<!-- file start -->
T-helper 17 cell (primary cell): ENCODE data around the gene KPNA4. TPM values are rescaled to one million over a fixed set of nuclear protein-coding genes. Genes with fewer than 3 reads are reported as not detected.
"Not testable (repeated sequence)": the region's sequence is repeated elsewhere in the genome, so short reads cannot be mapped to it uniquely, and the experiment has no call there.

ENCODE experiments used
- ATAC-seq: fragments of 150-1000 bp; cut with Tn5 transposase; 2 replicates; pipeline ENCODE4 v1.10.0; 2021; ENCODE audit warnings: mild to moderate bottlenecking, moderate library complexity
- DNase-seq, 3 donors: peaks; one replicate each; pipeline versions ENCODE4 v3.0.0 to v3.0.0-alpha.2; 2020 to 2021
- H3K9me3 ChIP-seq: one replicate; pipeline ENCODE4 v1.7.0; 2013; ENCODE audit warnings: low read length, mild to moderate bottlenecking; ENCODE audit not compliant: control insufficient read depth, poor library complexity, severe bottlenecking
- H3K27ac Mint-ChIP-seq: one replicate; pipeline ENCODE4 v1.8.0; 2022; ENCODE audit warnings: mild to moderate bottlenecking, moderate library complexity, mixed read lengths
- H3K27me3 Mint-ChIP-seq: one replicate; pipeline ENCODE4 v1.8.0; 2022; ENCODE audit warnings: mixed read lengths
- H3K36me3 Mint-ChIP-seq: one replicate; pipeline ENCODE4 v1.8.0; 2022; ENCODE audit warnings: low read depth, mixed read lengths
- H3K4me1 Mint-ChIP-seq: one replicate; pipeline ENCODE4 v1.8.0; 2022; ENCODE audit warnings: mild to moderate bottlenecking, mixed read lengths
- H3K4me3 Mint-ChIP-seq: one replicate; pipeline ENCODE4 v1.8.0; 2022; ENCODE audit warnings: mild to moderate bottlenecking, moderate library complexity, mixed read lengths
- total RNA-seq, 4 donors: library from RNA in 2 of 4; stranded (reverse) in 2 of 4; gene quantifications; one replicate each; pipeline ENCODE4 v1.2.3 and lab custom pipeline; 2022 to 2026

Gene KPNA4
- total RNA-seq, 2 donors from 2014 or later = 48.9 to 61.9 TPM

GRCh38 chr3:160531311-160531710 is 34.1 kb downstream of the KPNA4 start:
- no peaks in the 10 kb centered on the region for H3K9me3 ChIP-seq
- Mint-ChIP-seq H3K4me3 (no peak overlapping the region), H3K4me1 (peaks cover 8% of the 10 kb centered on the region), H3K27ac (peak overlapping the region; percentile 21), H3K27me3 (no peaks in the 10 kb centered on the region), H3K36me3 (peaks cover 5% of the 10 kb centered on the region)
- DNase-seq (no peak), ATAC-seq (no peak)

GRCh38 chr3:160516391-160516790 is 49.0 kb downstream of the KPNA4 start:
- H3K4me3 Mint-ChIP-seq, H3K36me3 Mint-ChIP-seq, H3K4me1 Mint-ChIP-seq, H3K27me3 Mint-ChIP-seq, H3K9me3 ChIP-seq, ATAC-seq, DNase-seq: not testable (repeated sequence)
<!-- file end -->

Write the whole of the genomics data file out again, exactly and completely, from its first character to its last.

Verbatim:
T-helper 17 cell (primary cell): ENCODE data around the gene KPNA4. TPM values are rescaled to one million over a fixed set of nuclear protein-coding genes. Genes with fewer than 3 reads are reported as not detected.
"Not testable (repeated sequence)": the region's sequence is repeated elsewhere in the genome, so short reads cannot be mapped to it uniquely, and the experiment has no call there.

ENCODE experiments used
- ATAC-seq: fragments of 150-1000 bp; cut with Tn5 transposase; 2 replicates; pipeline ENCODE4 v1.10.0; 2021; ENCODE audit warnings: mild to moderate bottlenecking, moderate library complexity
- DNase-seq, 3 donors: peaks; one replicate each; pipeline versions ENCODE4 v3.0.0 to v3.0.0-alpha.2; 2020 to 2021
- H3K9me3 ChIP-seq: one replicate; pipeline ENCODE4 v1.7.0; 2013; ENCODE audit warnings: low read length, mild to moderate bottlenecking; ENCODE audit not compliant: control insufficient read depth, poor library complexity, severe bottlenecking
- H3K27ac Mint-ChIP-seq: one replicate; pipeline ENCODE4 v1.8.0; 2022; ENCODE audit warnings: mild to moderate bottlenecking, moderate library complexity, mixed read lengths
- H3K27me3 Mint-ChIP-seq: one replicate; pipeline ENCODE4 v1.8.0; 2022; ENCODE audit warnings: mixed read lengths
- H3K36me3 Mint-ChIP-seq: one replicate; pipeline ENCODE4 v1.8.0; 2022; ENCODE audit warnings: low read depth, mixed read lengths
- H3K4me1 Mint-ChIP-seq: one replicate; pipeline ENCODE4 v1.8.0; 2022; ENCODE audit warnings: mild to moderate bottlenecking, mixed read lengths
- H3K4me3 Mint-ChIP-seq: one replicate; pipeline ENCODE4 v1.8.0; 2022; ENCODE audit warnings: mild to moderate bottlenecking, moderate library complexity, mixed read lengths
- total RNA-seq, 4 donors: library from RNA in 2 of 4; stranded (reverse) in 2 of 4; gene quantifications; one replicate each; pipeline ENCODE4 v1.2.3 and lab custom pipeline; 2022 to 2026

Gene KPNA4
- total RNA-seq, 2 donors from 2014 or later = 48.9 to 61.9 TPM

GRCh38 chr3:160531311-160531710 is 34.1 kb downstream of the KPNA4 start:
- no peaks in the 10 kb centered on the region for H3K9me3 ChIP-seq
- Mint-ChIP-seq H3K4me3 (no peak overlapping the region), H3K4me1 (peaks cover 8% of the 10 kb centered on the region), H3K27ac (peak overlapping the region; percentile 21), H3K27me3 (no peaks in the 10 kb centered on the region), H3K36me3 (peaks cover 5% of the 10 kb centered on the region)
- DNase-seq (no peak), ATAC-seq (no peak)

GRCh38 chr3:160516391-160516790 is 49.0 kb downstream of the KPNA4 start:
- H3K4me3 Mint-ChIP-seq, H3K36me3 Mint-ChIP-seq, H3K4me1 Mint-ChIP-seq, H3K27me3 Mint-ChIP-seq, H3K9me3 ChIP-seq, ATAC-seq, DNase-seq: not testable (repeated sequence)